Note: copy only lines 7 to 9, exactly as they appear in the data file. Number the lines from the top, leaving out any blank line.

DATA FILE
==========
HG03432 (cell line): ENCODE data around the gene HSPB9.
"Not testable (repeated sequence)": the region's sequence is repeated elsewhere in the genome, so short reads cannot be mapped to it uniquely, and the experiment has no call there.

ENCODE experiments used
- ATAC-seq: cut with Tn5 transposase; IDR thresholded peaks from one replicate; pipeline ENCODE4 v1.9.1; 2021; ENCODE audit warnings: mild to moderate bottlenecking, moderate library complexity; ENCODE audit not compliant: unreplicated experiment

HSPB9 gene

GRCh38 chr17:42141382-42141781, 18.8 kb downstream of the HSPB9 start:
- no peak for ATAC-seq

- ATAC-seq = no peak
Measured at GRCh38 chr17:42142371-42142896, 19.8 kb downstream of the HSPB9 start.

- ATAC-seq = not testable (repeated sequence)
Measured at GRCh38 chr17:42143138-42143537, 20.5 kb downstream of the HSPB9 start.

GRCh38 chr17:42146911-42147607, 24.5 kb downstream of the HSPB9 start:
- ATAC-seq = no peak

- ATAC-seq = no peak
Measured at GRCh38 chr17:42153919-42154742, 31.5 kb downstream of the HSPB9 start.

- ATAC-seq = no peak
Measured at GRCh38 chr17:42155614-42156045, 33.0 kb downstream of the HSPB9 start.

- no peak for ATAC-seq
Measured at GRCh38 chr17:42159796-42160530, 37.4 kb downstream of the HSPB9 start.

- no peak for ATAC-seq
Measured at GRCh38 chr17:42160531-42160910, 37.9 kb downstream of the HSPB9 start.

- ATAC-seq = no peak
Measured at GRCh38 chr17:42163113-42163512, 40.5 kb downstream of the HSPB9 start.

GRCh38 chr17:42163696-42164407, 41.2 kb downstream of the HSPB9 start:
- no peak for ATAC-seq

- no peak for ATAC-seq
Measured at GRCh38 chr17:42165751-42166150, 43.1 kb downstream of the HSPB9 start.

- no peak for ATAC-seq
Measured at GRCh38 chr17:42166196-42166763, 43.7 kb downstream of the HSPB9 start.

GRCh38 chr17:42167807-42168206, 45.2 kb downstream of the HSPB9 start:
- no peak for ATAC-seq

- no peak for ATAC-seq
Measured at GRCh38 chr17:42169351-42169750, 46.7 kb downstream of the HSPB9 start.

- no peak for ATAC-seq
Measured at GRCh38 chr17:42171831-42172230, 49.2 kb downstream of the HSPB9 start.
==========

- no peak for ATAC-seq

- ATAC-seq = no peak
Measured at GRCh38 chr17:42142371-42142896, 19.8 kb downstream of the HSPB9 start.